Fr Des Corrigan SMA shared on the need for forgiveness if we seek healing and happiness. He spoke on the 6th night of the 2015 Novena in honour of St Therese, celebrated in Dromantine.
Readings; 1 Cor. 13; 1 – 8. Gospel; Matt. 5; 38 – 48
1 I think most of us – if not all of us – find this Gospel very difficult and very challenging. It is difficult because it calls us to a deep level of forgiveness and we don’t find forgiveness easy. But the good news is that it is possible.
This Gospel is one of the most demanding, most challenging and most radical teachings of Jesus. Christ has taken the OT teaching of hating your enemy and turned it on its head.
In the Old Testament, relationships with others were governed by the command to “love your neighbour and hate your enemy.”
In today’s Gospel we hear Christ reminds us what it says in the Old Testament: “You have heard that it was said, ‘you shall love your neighbour and hate your enemy.’ But I say to you, Love your enemies and pray for those who persecute you.”
No more eye for an eye and tooth for a tooth. He now calls on his followers to actually love not only their neighbour and those who do good to them but to forgive and love their enemy and those who do evil to them. Not only does Jesus give us this teaching of loving those who harm us but He models that it in His own life. We see that particularly in His passion. From the cross he prays for those who have crucified him, “forgive them, Father for they know not what they are doing.” Luke 23:34.
God forgives us our sins and failings. But that raises the bar for us to forgive others – including those who have harmed or hurt us. When we have been forgiven we must in turn forgive others. Christ tells us, “Be merciful, just as your Father is merciful.” Luke 6:36.
2 Last week Pope Francis was in New York and had prayer service at ground zero to remember victims of 9/11. On the day after the 9/11 attacks in USA there was a live TV broadcast from near ground zero and a panel was discussing the moral ramifications of the terrorist attacks. There was a priest, Mgr. Jim Lisante on the panel. A previous speaker had cited the Old Testament text calling for “an eye for an eye.” That was the tone of the discussion. Hit back in kind. When asked what the Catholic teaching was, the priest looked right into the camera and said, “Forgiveness” In the climate of rage, anger and fear that prevailed at that time this was a statement of great courage. But it was also the simple truth.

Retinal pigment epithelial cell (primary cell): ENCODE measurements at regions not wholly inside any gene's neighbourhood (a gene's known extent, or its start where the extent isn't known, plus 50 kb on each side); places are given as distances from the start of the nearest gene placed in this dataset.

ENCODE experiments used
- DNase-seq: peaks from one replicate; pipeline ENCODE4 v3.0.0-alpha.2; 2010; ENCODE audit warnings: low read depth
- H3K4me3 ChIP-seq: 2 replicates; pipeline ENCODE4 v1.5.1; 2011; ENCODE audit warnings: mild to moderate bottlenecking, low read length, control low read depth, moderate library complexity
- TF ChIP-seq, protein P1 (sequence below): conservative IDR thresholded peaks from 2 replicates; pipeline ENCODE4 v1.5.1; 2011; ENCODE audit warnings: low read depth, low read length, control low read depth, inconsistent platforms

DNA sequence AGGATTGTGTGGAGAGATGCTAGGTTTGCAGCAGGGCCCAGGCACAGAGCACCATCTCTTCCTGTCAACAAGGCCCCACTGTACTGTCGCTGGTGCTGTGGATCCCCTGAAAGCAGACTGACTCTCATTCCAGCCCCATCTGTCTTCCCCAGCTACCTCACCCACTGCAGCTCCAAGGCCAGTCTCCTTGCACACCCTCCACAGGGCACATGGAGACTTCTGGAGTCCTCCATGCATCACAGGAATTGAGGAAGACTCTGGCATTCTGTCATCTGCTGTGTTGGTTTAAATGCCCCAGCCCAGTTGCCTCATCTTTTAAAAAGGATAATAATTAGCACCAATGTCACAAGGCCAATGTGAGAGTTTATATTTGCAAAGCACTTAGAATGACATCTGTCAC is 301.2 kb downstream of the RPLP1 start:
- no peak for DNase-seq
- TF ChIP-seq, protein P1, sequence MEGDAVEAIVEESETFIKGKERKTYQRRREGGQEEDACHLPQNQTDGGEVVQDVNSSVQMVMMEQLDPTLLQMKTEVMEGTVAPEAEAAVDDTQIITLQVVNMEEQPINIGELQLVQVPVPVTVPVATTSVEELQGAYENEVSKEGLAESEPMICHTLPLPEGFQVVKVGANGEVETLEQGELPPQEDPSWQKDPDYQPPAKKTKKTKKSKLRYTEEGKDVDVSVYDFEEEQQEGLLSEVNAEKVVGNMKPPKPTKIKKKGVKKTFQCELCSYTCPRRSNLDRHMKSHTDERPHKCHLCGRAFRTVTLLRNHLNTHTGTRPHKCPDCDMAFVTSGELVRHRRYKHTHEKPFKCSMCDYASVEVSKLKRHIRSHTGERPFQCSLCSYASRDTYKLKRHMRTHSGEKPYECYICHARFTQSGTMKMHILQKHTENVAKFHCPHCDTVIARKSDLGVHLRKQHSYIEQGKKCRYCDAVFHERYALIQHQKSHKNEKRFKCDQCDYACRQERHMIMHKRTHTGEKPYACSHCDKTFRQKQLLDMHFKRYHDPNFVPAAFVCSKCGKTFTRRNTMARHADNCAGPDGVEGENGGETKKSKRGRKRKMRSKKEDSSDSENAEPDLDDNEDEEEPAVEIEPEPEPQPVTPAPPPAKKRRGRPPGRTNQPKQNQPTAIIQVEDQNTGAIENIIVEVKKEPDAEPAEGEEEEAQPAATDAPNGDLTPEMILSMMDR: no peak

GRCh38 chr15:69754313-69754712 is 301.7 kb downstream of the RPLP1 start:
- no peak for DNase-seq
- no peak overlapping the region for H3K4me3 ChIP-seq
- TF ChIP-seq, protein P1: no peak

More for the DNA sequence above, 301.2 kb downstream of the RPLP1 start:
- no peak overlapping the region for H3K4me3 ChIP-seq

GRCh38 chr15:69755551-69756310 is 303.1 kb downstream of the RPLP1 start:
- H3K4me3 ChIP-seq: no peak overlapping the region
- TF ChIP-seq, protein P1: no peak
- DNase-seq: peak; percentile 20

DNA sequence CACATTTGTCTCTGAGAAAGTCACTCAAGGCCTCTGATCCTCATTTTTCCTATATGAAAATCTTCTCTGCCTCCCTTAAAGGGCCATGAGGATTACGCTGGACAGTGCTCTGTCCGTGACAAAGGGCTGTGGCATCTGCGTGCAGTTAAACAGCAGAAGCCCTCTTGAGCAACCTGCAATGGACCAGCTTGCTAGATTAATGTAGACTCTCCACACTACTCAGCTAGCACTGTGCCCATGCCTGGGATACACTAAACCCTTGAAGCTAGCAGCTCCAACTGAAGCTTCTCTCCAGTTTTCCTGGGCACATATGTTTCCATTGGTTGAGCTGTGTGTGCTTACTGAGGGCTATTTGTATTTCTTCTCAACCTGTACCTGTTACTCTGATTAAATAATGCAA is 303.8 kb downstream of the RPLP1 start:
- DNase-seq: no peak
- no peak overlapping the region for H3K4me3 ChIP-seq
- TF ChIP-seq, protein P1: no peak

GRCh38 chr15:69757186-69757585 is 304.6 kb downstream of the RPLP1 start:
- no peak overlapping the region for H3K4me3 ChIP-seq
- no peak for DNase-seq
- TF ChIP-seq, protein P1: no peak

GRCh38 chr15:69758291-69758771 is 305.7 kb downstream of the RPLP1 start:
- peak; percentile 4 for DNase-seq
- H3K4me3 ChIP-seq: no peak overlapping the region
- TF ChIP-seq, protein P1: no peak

Jim Lisante was right. Forgiveness is the answer. Forgiveness is the key to peace in our hearts and peace in our world.
3 Jesus returns again and again to the necessity of forgiveness. People were shocked by the extent and the inclusiveness of his forgiveness. Remember Peter asking how many times must we forgive? He thought he was being very magnanimous and generous when he suggested seven times. But Christ told him there is no limit. Seventy times seven. There is no limit to how God forgives us so we cannot put any limit of how much or how often we forgive others.
4 A prayer we pray very often is the one Jesus taught us – the Our Father. In it we make a dangerous request when we pray “Forgive us our trespasses as we forgive those who trespass against us.” Jesus teaches us to ask for the same level of forgiveness for ourselves as we offer to others. As we pray the Our Father several times a day it is a reminder and challenge to us to reach out in forgiveness to others – especially those who have hurt us. I talked to a woman who is a very regular church goer but said “I will not pray the Our Father.” She could not bring herself to forgive a person who had hurt her. Aware of that she would not say the Our Father. The Our Father should carry a warning “Beware of what you are about to say.”